ATLANTA — The 11th U.S. Circuit Court of Appeals plans to hold an en banc rehearing on a challenge to the city of Sandy Springs’ sex toy ordinance that it previously upheld.
The city, a suburb of Atlanta, enacted the ordinance in May 2004, prohibiting the open display of vibrators and sex toys by retailers. The law also requires a doctor’s prescription to purchase them.
The 11th Circuit — holding jurisdiction over federal cases originating in the states of Alabama, Florida and Georgia — did not explain its rationale for the en banc rehearing.
The legal challenge was made by the adult stores Flanigan’s and Inserection, which sought to sell the banned sex toys and novelties, along with Melissa Davenport, who suffers from multiple sclerosis and said she uses sexual toys with her husband to facilitate intimacy, and Marshall Henry, an artist who uses the devices in his artwork.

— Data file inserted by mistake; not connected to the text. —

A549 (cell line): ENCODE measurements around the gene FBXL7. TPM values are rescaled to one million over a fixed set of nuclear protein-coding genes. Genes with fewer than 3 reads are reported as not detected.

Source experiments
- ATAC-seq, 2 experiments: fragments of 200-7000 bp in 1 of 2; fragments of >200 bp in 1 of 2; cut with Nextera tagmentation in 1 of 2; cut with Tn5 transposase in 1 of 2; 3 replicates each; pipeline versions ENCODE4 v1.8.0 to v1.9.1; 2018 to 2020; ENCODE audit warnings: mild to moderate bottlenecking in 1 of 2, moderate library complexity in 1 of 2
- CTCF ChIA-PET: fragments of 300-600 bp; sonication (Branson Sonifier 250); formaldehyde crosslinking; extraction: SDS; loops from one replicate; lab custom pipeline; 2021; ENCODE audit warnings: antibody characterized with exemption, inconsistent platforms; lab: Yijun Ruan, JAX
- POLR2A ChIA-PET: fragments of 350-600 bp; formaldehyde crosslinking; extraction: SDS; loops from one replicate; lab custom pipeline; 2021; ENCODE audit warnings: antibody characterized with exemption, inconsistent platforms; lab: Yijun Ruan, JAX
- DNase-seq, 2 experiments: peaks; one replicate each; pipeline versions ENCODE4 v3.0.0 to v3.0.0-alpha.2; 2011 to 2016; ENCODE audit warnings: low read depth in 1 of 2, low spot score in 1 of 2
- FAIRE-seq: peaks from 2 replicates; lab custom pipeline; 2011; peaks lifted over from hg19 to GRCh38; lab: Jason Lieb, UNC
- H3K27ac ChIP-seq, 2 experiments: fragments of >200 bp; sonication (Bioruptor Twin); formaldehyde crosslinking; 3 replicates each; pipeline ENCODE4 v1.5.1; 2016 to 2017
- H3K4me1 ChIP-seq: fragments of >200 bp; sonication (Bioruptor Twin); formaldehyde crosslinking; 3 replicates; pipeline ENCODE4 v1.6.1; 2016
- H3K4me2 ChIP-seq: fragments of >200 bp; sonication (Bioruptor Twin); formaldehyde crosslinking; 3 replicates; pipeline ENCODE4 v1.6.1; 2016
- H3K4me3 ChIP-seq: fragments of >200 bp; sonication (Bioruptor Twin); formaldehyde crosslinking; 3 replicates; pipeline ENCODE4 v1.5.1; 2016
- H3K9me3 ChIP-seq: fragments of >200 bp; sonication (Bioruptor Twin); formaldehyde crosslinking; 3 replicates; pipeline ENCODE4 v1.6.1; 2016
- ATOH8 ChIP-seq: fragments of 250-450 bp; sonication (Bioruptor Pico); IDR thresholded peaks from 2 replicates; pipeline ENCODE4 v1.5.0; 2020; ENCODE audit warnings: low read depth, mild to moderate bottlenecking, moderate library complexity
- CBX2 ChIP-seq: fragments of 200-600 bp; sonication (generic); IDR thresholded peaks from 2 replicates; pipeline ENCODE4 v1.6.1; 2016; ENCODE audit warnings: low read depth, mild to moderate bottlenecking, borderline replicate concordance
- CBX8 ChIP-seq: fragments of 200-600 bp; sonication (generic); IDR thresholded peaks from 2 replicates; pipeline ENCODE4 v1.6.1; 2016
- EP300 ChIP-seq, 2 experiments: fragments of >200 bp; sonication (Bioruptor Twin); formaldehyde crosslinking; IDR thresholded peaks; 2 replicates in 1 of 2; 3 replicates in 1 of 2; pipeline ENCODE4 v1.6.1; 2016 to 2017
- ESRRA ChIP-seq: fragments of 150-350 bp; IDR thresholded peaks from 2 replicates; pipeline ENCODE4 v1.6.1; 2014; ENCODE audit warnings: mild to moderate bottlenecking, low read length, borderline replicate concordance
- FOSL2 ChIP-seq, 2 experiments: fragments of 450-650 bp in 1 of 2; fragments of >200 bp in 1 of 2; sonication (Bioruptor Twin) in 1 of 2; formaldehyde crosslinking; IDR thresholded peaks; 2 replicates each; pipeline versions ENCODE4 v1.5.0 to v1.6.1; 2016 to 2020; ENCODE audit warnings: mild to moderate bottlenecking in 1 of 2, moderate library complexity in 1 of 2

Davenport and Henry contend they have a fundamental right to engage in acts of private, consensual sexual intimacy and said the Sandy Springs sex toy ban places a burden on that right.
The appellants argued the ban violated the due process clause of the 14th Amendment of the Constitution.
“The appellants contend that they have a fundamental right to engage in acts of private, consensual sexual intimacy, and that the ordinance burdens this right,” the panel wrote. “The city responds that this claim is foreclosed by our prior holding in Williams IV.”
The appeals court ruled that its prior holding in Williams v. Attorney General (Williams IV) took precedence.
In Williams IV, the appellate court upheld an Alabama law against the sale of sex toys, saying the Constitution does not protect the right to buy, sell and use sex toys and other explicit novelty items.